Andrew Terrill

The outdoor diary of a writer, photographer, and wilderness wanderer

Going Slow

A short walk on North Table Mountain, February 2, 2021.

Wide open spaces on North Table Mountain’s rolling plateau.

IT’S NOW BEEN ELEVEN DAYS since I danced a little jig on a loose trail to avoid an out of control dog and badly sprained my ankle. But at last I have some good news: I can finally walk without crutches. But there’s bad news too: I can’t walk very far.

The good news: most of the swelling has now gone. The bad news: but not around the ankle.

Good news: my foot can once again bend the way it’s supposed to, more or less. Bad news: it looks like an old apple that fell from a tree and has been left in the sun to bruise and rot.

(What’s that? You want to see photos? Of yellow skin? Of brown and blue bruises? Believe me, you really don’t. Pretty it’s not.)

Good news: the Colorado sun is shinning! Bad news: climate change is out of control. It really shouldn’t feel like July in February…

But to hell with the bad news! If you can’t see the sun for what it is each time it shines then there’s no point even opening your eyes.

The trail up the mesa.

I tried a walk today, up onto the mesa straight from the front door. I wore heavy mountain boots to support my ankle – not the soft-soled running shoes I prefer – and I stepped with exaggerated care, avoiding anything that might cause my ankle to twist. Loose stones, gravel, even dust: I regarded it with the deepest suspicion. It felt strange, approaching a familiar trail with such caution. I’ve traveled this trail hundreds of times. Just eleven days earlier I flew down it at high speed, never doubting my footing, feeling light and free. It was curious, how the same trail could now look – and feel – precarious. An altered perspective is quite something.

Approaching Golden Cliffs.

It was also curious how my sedate pace altered the entire mesa. I usually run this mountain not walk it, and over the years running has shaped how I view it – in effect: shrunk it. When running, the landscape unfolds swiftly, far apart places seem closer together, an entire mountain can be revealed in a short space of time. But not today. North Table felt massive again. Which isn’t to say massive was better… or worse. And it isn’t that slow is better than fast, or fast is better than slow. They are merely different. But it was good to be reminded that extreme slowness has its own unique benefits.

A small reminder that it’s supposed to be February, and winter, not July.

I plodded on, didn’t slip or jar my ankle, and slowly gained height. And I do mean slowly. My trekking poles wanted to go on ahead. Even my shadow looked impatient. At the mesa’s rim I scrambled through a broken band of cliffs with the nervousness of someone who wasn’t sure his balance worked, climbed gingerly onto the plateau, and then bimbled onwards into the sea of golden-yellow grass that covers the top. North Table’s summit plateau is an expansive place, but not flat. Instead, it rolls and swells, dips into hollows and shallow valleys, and offers numerous secret corners. It’s a place of invigorating open-ness, and also seductive nooks and crannies. It offers rippling grass, cactus, lichen-covered rock gardens, wandering deer and coyotes, big views, and solitude – if you look for it. If you know where to look for it. After eleven days stuck in one place seeing the same view, being back atop the mesa was thrilling. It was also an indescribable balm.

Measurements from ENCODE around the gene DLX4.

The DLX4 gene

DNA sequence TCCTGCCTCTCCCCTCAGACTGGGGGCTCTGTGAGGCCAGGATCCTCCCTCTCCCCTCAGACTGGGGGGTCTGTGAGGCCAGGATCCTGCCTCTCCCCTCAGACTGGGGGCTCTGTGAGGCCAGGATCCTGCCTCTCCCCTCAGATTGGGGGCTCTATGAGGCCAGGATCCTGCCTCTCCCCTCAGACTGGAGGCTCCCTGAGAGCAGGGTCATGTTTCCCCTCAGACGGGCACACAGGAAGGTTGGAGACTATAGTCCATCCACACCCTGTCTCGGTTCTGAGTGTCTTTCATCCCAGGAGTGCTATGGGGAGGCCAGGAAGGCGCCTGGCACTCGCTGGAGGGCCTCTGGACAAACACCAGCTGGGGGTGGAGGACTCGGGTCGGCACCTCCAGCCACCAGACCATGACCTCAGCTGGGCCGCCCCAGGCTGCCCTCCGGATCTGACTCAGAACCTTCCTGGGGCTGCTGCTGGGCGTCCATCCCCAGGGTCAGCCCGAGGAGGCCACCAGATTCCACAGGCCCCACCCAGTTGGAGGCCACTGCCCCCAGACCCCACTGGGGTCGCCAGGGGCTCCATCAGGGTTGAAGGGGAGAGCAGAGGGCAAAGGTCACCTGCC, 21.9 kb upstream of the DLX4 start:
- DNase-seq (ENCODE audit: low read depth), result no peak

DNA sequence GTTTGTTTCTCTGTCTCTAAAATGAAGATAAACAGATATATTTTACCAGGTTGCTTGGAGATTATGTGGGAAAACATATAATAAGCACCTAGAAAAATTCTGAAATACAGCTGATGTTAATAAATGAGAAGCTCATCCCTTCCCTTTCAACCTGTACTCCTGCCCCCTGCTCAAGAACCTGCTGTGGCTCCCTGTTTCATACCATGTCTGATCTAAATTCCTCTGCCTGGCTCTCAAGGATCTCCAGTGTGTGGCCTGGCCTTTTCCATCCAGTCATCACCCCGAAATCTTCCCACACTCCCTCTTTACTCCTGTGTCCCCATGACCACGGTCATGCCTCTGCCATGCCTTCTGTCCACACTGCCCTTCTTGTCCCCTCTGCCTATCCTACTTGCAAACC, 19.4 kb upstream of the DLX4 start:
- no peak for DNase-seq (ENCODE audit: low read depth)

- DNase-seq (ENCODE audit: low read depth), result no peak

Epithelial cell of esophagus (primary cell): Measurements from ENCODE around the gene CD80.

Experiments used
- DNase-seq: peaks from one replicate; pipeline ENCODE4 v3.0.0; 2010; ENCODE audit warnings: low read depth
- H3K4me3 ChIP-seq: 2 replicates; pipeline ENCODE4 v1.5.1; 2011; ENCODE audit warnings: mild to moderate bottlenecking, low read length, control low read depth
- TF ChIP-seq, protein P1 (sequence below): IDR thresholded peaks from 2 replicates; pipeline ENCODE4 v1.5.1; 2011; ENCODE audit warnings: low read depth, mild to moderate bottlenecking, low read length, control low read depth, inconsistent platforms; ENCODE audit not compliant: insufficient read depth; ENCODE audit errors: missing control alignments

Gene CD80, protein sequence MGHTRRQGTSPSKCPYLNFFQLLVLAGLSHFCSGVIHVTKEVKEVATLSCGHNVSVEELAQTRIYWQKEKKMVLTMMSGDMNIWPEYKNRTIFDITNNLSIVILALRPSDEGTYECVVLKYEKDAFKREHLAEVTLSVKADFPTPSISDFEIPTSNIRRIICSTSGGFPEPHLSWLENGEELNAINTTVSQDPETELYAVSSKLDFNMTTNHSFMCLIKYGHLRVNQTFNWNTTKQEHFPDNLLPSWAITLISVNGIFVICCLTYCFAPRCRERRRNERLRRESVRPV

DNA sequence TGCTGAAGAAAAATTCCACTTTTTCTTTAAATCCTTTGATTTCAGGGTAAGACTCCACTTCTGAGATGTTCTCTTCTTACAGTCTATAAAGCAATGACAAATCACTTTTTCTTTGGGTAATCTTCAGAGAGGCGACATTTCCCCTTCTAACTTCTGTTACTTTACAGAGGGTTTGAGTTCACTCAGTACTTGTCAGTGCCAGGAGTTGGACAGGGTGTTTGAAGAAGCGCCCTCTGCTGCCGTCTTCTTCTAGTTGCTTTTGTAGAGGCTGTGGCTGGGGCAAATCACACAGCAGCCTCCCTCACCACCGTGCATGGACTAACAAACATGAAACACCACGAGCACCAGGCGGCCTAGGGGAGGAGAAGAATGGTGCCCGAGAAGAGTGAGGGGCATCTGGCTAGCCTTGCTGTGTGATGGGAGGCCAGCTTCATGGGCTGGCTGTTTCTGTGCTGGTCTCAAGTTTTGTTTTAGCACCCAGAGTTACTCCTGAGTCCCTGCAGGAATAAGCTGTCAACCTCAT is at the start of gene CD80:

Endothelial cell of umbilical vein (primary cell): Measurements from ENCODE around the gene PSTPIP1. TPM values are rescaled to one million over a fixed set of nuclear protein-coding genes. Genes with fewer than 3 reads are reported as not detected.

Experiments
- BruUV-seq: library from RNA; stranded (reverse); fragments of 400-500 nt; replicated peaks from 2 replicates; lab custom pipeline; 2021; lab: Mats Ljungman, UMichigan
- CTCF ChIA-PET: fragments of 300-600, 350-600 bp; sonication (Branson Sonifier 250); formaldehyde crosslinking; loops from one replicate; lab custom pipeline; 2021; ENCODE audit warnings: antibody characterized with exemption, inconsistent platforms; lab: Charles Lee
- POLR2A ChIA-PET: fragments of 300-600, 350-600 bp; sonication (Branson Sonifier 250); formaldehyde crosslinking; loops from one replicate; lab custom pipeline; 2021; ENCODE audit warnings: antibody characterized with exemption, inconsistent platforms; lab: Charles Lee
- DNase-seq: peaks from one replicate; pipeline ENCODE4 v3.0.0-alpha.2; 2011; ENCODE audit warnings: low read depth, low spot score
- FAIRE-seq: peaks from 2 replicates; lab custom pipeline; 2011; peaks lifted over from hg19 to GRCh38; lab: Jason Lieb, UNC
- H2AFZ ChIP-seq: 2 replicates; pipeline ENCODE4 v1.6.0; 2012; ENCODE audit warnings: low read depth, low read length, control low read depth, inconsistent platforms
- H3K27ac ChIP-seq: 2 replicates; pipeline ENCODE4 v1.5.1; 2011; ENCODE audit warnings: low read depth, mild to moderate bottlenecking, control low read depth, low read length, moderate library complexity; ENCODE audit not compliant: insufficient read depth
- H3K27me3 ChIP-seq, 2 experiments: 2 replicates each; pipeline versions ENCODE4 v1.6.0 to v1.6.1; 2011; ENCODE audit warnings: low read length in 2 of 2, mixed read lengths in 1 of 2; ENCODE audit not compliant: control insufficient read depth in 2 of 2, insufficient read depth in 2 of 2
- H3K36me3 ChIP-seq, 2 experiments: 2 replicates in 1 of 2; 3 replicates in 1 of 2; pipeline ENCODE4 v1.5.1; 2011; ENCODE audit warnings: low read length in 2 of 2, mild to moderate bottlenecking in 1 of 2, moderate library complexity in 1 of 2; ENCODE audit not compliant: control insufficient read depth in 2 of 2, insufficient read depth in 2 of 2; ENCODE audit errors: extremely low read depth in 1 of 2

Ever present mule deer on the plateau, grazing beneath a bright Colorado sky.
Winter grass, brittle and yellow.

When I reached a treasured hollow I slowed even further, chose my spot like a deer bedding down for the night, and flopped onto a cushion of winter grass. The next hour passed in stillness, soaking up the details, no longer visiting the mesa but sinking into it. Under an intense blue Colorado sky, and with the February temperature closer to seventy Fahrenheit than sixty (ridiculous!), I celebrated my immense good fortune. Sure, I still had a swollen ankle and had walked in pain… and sure I wasn’t doing what I normally did… and sure I was still restricted… limited… but look what I had! Goodness, just look at it!

Sometimes, being limited, can be a profoundly positive thing.

North Table details: lichen covered rock.
North Table details. Don’t sit here!
The view west up Clear Creek Canyon from the edge of the plateau, photographed on the way back down.

FINAL NOTE: If you’ve enjoyed this blog post, or any of the others I’ve so far written, let me know! I’d love to hear your thoughts. For example: if you visit mountains, do you prefer traveling quickly or slowly? If an injury has ever kept you from doing what you love, how have you dealt with it? I’d love a conversation – blogs are always better when readers share their views!

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